MOST British manufacturers do not want a Brexit deal that includes tariffs and “extra burdens”, according to Sir Keir Starmer, the shadow Brexit secretary.
Sir Keir warned that the UK could be in for a bumpy year as Brexit approaches. He promised to keep listening to the views of businesses around Britain.
He made the comments at The Yorkshire Fastest 50 awards, the annual celebration of the region’s fastest growing companies, which is organised by the law firm Ward Hadaway with support from The Yorkshire Post. Sir Keir was speaking before the announcement that the EU and UK had made a “decisive step” towards agreeing a joint legal text on the UK’s EU withdrawal.
In his speech at the Fastest 50 awards, Sir Keir said: “My strong sense from all the discussions I’ve had with businesses, is that there is near unity about what you and the wider community want.
“The first is certainty. No businesses want uncertainty. It really affects investment. Hence, the plea for knowing what’s going to happen in March 2019 and knowing as much as possible about what’s going to happen after that.”
He said he was also picking up a “pretty clear” message from manufacturers.
“They are saying. ‘We certainly don’t want tariffs and we don’t want to pick up extra burdens on the border,’’ he added.
“We want to protect our supply chain. And most of them have said to me, ‘We don’t particularly want to diverge on standards.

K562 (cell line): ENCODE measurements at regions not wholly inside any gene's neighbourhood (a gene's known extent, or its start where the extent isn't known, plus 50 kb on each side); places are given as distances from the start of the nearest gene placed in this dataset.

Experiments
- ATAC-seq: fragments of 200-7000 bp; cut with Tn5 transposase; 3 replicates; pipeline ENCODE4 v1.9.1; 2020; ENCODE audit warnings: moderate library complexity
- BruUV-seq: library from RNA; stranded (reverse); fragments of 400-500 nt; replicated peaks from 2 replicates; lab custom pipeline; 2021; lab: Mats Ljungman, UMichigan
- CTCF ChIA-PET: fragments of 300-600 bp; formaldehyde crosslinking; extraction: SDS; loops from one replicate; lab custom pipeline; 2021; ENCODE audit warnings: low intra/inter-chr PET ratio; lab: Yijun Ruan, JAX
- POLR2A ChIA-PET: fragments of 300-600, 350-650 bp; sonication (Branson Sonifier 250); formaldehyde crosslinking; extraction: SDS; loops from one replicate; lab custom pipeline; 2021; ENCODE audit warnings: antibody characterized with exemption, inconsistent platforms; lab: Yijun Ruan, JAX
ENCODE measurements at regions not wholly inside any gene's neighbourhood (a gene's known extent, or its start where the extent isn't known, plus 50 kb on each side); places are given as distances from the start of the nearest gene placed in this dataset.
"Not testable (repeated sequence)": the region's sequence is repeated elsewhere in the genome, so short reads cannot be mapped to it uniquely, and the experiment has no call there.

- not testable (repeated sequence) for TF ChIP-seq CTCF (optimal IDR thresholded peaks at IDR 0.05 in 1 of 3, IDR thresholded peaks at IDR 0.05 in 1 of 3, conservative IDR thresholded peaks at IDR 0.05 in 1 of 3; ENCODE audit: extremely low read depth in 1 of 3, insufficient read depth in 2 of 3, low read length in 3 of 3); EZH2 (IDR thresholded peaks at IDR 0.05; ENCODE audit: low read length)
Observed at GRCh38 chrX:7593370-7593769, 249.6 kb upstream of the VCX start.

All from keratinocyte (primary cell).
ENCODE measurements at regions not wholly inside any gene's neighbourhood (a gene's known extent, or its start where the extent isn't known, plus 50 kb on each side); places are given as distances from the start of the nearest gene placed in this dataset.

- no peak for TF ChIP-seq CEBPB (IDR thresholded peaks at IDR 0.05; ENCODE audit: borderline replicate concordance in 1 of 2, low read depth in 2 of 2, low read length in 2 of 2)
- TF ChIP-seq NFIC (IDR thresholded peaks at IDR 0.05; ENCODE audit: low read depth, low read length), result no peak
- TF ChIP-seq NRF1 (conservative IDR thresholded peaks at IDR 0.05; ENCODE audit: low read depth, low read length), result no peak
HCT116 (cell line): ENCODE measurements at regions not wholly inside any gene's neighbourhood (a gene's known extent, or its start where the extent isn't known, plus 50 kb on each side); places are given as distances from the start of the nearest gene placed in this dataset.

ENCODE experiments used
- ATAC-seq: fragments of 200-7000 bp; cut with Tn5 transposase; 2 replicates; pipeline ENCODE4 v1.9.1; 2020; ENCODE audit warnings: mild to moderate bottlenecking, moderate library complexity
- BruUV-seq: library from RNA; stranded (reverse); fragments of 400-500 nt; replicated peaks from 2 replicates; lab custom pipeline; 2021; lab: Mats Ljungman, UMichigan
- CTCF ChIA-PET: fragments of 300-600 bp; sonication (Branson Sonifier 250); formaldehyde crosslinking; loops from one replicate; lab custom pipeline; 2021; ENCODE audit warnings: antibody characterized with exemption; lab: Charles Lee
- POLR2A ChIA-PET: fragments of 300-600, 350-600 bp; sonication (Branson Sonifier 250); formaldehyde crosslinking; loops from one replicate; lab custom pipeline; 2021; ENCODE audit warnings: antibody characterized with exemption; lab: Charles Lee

“The last thing we really want to do if we’re trading with Europe is to have one set of standards for the UK, and another set of standards for the EU, because that just makes a massive headache for us.
He added: “From services, the message is not dissimilar. We need common standards, so we need common regulation and we need to be on a level playing field.
“Nobody I have spoken to is particularly keen on deregulation or pulling away from workplace rights and food safety standards. Almost all businesses say, ‘We like the fact that we’re operating to high standards.
“Lastly, businesses are saying to me, ‘Trade with the rest of the world is a really good thing. The more of it the better but not at the expense of our trade with Europe please.
“And also there’s a very strong message about skills and talent and the ability to have people come from other countries to provide those skill and talent that is needed.
“So, those are the really important themes. It’s going to be a bumpy year; we’ve had two or three bumpy years. We’re in for another one.
“My job is to predict what might happen. That is fraught with difficulties. Please talk to me about your views on Brexit. I need to know because that way it can inform my decisions.”
Sir Keir, who was a student at Leeds University, added: “I just love this city and I love this region. Just looking through the brochure of the 50 businesses here today, I was really struck by the fact you’ve got some businesses who are in the manufacturing sector; and really pushing that smart manufacturing, which I think is so important.”
The winner of the fastest growing small business trophy at this year’s awards was Azzure IT, and Production Park secured the prize for the fastest growing medium-sized business.
The winner of the award for fastest growing large business - and the overall fastest growing business - was Pure Retirement.
The event also included a speech from Greg Wright, The Yorkshire Post’s deputy business editor.